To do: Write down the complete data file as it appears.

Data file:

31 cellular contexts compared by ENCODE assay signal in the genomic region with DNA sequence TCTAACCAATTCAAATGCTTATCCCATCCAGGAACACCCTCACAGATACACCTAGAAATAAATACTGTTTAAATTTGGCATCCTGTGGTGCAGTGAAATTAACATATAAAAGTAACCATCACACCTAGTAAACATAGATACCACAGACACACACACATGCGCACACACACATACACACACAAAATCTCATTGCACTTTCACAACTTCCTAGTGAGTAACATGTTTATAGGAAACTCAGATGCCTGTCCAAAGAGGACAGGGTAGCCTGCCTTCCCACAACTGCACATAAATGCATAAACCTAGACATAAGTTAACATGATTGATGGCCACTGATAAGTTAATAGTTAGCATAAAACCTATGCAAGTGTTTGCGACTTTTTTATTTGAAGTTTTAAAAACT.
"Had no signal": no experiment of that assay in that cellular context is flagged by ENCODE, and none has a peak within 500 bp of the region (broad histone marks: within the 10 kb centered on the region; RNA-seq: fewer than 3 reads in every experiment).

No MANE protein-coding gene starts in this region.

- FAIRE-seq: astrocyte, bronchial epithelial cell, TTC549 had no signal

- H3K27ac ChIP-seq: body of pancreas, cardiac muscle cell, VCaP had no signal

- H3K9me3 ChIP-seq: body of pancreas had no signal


31 cellular contexts compared by ENCODE assay signal in the genomic region with DNA sequence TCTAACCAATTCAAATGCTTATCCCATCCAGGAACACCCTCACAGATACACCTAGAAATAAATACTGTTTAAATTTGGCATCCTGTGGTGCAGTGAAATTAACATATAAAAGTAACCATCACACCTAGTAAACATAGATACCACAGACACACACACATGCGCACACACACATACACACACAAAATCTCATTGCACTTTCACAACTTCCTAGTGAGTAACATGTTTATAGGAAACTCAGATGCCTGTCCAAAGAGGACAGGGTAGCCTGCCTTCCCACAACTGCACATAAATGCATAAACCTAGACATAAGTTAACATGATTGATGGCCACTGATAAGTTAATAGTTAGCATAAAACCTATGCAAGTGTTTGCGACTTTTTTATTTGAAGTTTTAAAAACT.
"Had no signal": no experiment of that assay in that cellular context is flagged by ENCODE, and none has a peak within 500 bp of the region (broad histone marks: within the 10 kb centered on the region; RNA-seq: fewer than 3 reads in every experiment).

No MANE protein-coding gene starts in this region.

- FAIRE-seq: astrocyte, bronchial epithelial cell, TTC549 had no signal

- H3K27ac ChIP-seq: body of pancreas, cardiac muscle cell, VCaP had no signal

- H3K9me3 ChIP-seq: body of pancreas had no signal